Now all you need to decide is where to fish. "There are about 12,000 places to boat and fish," Peterson says. Takemefishing.org has a state-by-state breakdown of fishing locales. You might plan a short boat trip to a lake or a creek, drive to a local river, or consider an ocean beach where fishing is permitted. It's probably best to avoid fly-fishing for beginners, Frenette says, as this requires a higher level of expertise and the fly rods tend to be longer and more difficult to use.
Most ocean-saltwater docks have plenty of saltwater catfish, pinfish, redfish, and crabbing opportunities. "All kids love to crab," Frenette says. "You can crab off the dock or off a canal. Keep it as simple as a chicken neck tied onto a string. You'll need a net to scoop the crab up when it is attached to the chicken neck." You can also buy crab nets at local fishing stores, and use a piece of fish or chicken for bait.
Ice fishing is another activity to consider, although Mark Zona, the host of ESPN's World's Greatest Fishing Show says, it's important to consider the temperature before embarking on an ice-fishing expedition. "It's a great tradition to pass on, but you don't just go out and drill a couple of holes when you take a child," he says. "The number-one thing is to have a good gauge of the weather. If it's very cold, don't take them. And keep in mind that kids may be too hyper to sit in an ice shack for too long."
In the end, the important thing is to try to take your grandchildren where the fish are biting. "It doesn't matter what they are catching as long as they catch something," Frenette says.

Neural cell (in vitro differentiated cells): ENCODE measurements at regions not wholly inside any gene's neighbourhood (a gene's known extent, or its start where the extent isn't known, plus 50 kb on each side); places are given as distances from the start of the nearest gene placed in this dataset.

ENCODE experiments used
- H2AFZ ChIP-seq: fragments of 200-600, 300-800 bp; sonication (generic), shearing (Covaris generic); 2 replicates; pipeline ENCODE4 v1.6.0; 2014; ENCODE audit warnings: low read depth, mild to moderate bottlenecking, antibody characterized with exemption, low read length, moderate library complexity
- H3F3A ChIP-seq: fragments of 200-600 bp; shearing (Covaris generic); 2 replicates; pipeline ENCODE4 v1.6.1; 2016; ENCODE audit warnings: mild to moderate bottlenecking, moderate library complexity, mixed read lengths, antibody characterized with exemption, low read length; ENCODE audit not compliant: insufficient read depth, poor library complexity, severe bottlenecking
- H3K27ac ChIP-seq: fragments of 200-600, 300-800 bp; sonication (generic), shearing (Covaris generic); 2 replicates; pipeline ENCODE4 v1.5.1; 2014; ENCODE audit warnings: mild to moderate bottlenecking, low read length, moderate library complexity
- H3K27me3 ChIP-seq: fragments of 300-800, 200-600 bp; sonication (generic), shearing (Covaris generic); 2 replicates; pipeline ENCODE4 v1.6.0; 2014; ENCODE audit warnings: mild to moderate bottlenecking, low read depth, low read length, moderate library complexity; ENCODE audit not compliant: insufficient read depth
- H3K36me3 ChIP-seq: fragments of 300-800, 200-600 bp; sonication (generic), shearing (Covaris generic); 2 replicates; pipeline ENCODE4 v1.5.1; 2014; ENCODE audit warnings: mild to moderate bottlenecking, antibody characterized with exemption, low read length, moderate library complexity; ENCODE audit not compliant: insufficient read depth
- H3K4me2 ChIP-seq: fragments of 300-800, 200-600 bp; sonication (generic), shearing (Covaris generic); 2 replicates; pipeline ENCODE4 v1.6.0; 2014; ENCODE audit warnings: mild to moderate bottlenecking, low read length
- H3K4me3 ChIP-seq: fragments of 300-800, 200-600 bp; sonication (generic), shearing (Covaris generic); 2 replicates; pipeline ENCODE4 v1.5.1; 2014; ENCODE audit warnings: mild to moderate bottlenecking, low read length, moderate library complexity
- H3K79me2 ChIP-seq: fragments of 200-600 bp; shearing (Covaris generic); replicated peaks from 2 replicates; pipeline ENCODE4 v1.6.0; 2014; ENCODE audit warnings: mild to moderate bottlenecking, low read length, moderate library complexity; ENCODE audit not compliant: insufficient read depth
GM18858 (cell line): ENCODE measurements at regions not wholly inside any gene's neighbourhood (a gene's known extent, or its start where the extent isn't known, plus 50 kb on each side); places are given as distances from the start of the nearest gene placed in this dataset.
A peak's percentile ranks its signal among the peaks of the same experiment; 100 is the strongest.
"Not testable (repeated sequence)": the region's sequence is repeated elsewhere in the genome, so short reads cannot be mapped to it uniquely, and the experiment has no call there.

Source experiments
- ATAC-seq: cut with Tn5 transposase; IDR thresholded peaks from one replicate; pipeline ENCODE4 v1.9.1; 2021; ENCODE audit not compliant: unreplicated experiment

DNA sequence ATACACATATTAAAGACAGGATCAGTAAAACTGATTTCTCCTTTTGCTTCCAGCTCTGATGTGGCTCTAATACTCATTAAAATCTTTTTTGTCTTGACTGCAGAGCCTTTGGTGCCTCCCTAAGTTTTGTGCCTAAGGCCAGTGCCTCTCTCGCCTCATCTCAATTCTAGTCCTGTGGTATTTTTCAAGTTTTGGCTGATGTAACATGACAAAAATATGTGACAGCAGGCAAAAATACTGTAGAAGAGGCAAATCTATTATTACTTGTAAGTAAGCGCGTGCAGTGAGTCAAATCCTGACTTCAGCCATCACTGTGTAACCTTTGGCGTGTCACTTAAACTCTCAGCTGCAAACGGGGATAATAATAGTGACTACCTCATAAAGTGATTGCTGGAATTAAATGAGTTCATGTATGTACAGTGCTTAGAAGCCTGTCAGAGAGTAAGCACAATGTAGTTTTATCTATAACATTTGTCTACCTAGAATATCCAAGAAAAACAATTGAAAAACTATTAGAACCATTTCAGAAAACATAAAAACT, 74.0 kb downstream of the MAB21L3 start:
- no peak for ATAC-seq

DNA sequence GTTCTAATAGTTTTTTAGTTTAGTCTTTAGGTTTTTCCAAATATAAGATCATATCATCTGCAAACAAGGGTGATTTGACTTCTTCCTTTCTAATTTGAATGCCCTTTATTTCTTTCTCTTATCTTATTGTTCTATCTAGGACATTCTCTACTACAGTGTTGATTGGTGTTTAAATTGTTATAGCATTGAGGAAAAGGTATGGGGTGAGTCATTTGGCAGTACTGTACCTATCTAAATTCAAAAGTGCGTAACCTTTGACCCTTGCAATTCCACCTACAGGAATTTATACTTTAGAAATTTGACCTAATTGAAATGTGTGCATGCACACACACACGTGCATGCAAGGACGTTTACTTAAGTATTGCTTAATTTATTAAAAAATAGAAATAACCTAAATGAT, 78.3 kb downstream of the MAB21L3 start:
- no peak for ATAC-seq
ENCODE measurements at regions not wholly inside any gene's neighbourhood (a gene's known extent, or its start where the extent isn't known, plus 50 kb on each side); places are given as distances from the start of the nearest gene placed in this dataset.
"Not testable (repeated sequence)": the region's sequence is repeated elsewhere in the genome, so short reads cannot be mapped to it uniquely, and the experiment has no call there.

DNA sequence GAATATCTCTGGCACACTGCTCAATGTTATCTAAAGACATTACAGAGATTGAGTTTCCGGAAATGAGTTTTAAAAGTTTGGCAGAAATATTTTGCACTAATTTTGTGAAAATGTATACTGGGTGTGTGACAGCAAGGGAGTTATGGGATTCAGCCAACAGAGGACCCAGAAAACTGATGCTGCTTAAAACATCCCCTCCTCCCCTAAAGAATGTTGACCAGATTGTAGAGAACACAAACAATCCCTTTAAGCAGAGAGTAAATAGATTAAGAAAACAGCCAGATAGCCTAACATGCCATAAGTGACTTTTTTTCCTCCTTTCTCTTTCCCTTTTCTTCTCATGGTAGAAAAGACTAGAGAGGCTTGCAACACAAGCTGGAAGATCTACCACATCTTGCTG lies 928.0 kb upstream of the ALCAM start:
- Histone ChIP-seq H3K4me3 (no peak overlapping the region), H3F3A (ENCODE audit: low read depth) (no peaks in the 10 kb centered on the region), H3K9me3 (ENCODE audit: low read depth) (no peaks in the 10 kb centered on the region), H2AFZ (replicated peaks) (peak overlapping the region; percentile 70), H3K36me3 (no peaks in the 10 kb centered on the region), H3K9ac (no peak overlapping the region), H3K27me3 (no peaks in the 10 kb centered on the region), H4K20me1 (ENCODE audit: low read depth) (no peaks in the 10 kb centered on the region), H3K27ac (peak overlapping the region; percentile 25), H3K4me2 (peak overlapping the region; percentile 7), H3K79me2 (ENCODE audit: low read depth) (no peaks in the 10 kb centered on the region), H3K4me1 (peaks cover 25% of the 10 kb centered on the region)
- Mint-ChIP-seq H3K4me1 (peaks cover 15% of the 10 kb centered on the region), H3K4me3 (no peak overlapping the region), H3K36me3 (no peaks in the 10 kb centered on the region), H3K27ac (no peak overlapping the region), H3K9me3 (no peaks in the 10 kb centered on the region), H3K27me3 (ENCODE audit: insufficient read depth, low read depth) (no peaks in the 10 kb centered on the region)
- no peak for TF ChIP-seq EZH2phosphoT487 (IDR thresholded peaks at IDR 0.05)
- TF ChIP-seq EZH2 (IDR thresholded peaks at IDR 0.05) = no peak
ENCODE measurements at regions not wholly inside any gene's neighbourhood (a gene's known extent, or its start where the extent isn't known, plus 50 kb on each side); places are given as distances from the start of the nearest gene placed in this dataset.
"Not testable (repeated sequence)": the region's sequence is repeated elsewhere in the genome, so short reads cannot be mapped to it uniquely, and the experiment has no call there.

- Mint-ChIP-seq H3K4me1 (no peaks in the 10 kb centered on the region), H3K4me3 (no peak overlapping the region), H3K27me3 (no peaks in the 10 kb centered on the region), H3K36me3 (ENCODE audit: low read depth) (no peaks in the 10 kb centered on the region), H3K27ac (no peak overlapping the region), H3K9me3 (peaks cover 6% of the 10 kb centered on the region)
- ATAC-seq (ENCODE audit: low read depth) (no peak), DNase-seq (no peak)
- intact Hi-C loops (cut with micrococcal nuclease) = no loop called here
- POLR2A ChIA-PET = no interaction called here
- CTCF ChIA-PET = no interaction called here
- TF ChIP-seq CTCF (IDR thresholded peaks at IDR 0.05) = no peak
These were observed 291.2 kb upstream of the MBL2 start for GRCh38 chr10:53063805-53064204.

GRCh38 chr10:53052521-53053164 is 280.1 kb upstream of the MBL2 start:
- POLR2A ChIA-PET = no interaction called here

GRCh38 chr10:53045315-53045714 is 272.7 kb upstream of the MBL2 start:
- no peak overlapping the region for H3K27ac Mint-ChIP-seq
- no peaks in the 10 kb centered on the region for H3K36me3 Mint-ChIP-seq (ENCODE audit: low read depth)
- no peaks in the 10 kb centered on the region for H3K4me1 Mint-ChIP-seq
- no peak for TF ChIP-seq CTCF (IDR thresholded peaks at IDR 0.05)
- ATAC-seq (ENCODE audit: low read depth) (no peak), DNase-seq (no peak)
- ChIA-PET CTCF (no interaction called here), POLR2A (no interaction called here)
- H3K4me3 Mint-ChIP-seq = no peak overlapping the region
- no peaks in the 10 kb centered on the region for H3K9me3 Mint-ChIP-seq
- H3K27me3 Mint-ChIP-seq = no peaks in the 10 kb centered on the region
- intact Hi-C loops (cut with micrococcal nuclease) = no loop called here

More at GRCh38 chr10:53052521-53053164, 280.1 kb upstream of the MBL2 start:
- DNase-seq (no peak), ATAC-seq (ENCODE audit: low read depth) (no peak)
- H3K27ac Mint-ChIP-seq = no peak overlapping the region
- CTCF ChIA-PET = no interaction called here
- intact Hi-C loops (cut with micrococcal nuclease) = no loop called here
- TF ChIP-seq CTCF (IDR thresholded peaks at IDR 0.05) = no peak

Are certain kinds of fish easier to catch? Fishing for perch in a pond may be the way to go, Frenette says. "They are easy to catch, they are readily available in freshwater, and kids don't care what they are catching," he says. "To them, a fish is a fish."
Do check with your state about fishing regulations before you cast your line. You may need to get a license (usually $25 or less), and some states regulate the starting- and ending-date for fishing season, and set size-limits on how many fish of a certain species you can take in one day.
"When you buy fishing equipment, and a fishing license, those dollars are used to clean up habitat, restock fish, and reintroduce fish into the habitat," Peterson explains. "So when you fish, you are actually giving back to the environment."
No matter where you choose, keep safety foremost in your mind at all times: Make sure your grandchild is wearing a personal flotation device (PFD). While fishing from the bank of a creek, river, or pond is a little less intense than taking a grandchild out on a boat, it's still crucial for the child to wear a PFD.
And finally, if you're really not the fishing type but want to have an aquatic experience, consider SeaWorld Orlando's Sharks Deep Dive. It is an animal-interaction program, where participants don scuba gear and equipment and have a close-up encounter with more than 30 big, live sharks and a variety of other fish from within an open-water cage. Sounds scary, but it's amazing. The cost is $150 per person, and your grandchild must be at least ten years old. For information, visit Seaworld.com.